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6 Annotations

Terry Foreman  •  Link

Kinsale (Irish: Cionn tSáile) is a port town in County Cork, Ireland. Located some 25 km south of Cork City on the coast near the Old Head of Kinsale, it sits at the mouth of the River Bandon.

In 1601, Kinsale was the site of a battle in which English forces defeated an Irish/Spanish force, led by the princes Hugh Roe O'Donnell and Hugh O'Neill. Following this battle the Flight of the Earls occurred in which a number of the native Irish aristocrats, including the Earls of Tyrone and Tir Conaill, abandoned their lands and fled to mainland Europe. http://en.wikipedia.org/wiki/Kinsale,_Ireland

San Diego Sarah  •  Link

“Hark the foe is calling.
Fast the wood are falling;
Scenes and sights appalling.
Mark the wasted soil.
War and confiscation.
Curse the fallen nation.
Gloom and desolation.
Shade the lost land o’er.” -- Furlong, by John O’Dwyer

San Diego Sarah  •  Link

Cosmo, the future Grand Duke of Turin, visited Kinsale, Co. Cork, Ireland, in the spring of 1669 after being blown off course by a storm.

I've standardized the spelling of names I know, corrected scanning errors I could figure out, and increased the number of paragraphs. I apologize if I guessed incorrectly:

100

Kinsale, one of the most considerable walled towns in the county of Cork, in the afore-mentioned province of Upper Munster (called by the Hollanders, Wown) which takes its name from a small peninsula hard by, has a commodious and secure harbor for ships which cast anchor there (that of Rois, which was formerly the most frequented on that coast, having been rendered useless by the accumulation of sand) for the sea, entering at the point of the Peninsula, and penetrating a long way inland, forms a spacious bay, which contracts and enlarges itself according to the position of the hills, which line both sides.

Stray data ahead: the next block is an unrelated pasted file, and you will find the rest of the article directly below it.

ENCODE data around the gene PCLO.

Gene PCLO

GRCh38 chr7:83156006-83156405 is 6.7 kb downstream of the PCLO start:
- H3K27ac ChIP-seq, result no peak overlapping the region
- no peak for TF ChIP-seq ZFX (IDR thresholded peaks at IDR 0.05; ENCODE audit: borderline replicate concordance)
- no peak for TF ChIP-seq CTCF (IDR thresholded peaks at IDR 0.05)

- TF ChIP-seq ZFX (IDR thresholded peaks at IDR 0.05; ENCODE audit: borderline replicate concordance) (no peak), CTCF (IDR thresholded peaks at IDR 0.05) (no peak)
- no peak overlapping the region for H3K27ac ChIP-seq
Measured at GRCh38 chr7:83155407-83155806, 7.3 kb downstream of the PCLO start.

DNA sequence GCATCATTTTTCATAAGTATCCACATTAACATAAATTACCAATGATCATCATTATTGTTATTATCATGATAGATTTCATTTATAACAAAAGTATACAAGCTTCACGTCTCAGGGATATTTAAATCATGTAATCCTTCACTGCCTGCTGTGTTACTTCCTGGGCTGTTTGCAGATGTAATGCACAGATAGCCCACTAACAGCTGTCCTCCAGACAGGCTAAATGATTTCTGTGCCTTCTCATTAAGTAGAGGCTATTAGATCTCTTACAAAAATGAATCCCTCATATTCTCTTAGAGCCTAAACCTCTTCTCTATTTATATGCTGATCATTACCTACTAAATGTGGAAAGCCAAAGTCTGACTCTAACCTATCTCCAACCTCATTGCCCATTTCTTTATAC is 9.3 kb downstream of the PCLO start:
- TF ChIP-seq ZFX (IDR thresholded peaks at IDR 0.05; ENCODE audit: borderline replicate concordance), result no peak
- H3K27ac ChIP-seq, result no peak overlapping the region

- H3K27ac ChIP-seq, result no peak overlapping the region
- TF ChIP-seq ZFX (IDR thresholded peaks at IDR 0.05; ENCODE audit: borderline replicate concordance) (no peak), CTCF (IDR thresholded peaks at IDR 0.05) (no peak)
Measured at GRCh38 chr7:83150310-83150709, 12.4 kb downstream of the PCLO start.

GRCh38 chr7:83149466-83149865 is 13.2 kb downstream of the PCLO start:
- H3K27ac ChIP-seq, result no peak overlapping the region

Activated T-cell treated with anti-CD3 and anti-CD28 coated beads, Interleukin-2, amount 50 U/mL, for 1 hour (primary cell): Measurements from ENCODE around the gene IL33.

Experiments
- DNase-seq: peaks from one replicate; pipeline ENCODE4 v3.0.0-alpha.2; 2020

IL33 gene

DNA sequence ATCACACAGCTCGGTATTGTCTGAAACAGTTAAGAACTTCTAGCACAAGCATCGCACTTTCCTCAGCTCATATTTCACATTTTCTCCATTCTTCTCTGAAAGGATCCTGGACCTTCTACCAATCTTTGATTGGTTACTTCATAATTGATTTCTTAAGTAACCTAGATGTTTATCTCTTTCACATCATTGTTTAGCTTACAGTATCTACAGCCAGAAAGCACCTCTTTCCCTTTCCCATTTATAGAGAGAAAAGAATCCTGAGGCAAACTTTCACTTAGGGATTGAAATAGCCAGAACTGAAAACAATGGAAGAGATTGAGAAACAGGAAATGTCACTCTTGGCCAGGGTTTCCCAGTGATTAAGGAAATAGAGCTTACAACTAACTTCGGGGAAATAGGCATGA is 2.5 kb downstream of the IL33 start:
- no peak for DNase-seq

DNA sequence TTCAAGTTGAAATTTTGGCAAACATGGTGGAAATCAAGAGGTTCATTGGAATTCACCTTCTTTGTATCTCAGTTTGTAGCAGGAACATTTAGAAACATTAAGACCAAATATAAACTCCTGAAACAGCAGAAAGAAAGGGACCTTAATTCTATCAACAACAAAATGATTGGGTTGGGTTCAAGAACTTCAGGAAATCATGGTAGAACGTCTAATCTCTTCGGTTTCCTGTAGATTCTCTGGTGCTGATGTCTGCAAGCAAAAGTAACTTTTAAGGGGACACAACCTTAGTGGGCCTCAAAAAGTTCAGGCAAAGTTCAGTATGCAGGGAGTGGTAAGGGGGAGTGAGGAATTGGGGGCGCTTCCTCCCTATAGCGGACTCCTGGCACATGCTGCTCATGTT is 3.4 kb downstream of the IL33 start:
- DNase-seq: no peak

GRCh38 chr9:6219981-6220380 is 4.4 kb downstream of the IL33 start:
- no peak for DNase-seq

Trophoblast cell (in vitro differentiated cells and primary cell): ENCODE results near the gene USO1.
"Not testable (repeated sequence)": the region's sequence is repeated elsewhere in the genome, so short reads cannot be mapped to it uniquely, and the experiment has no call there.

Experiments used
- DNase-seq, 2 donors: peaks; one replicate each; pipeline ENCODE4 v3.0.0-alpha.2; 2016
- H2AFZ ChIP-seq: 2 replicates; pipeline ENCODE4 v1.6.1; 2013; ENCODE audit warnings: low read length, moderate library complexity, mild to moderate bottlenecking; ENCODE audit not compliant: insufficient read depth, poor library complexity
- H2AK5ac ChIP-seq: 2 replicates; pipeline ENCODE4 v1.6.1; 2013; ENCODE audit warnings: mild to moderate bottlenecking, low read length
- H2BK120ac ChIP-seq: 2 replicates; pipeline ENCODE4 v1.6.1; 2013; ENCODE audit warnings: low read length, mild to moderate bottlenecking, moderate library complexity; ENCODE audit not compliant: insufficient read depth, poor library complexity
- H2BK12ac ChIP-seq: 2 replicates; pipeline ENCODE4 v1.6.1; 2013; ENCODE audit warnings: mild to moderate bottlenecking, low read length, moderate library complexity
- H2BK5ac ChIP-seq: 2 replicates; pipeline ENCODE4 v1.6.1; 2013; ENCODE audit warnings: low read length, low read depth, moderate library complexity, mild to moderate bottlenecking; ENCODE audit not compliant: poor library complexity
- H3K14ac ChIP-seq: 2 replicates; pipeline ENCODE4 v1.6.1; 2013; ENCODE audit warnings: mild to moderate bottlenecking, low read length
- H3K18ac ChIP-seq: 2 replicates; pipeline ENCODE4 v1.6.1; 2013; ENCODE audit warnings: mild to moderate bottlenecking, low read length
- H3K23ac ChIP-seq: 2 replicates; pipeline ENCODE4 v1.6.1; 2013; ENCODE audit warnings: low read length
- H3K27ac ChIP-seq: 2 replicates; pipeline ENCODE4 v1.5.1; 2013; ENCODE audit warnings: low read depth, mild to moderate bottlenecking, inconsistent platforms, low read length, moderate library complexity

This bay is protected by 3 fortresses;
the one, an ancient castle, situated on the summit of a hill, commands the mouth of the harbor;
the second is opposite to it, on the other bank, and surrounded with an ancient wall;
somewhat more inland is the third, of a simple circular figure, which also commands the sea, is garrisoned like the other two, and fortified, so as to secure the entrance of the port, which is closed every night by beams fastened with strong chains.

At the mouth of the river Bandon, in a plain, which the river forms by receding a little from the hills that surround the valley through which it flows, is situated the town of Kinsale.

101

In the lowest part, is the principal street, which, gently ascending the side of a hill, spreads over it with its buildings; of these, the greatest is the church, which, though built by Catholics, is now profaned by the rites of the Anglican sect.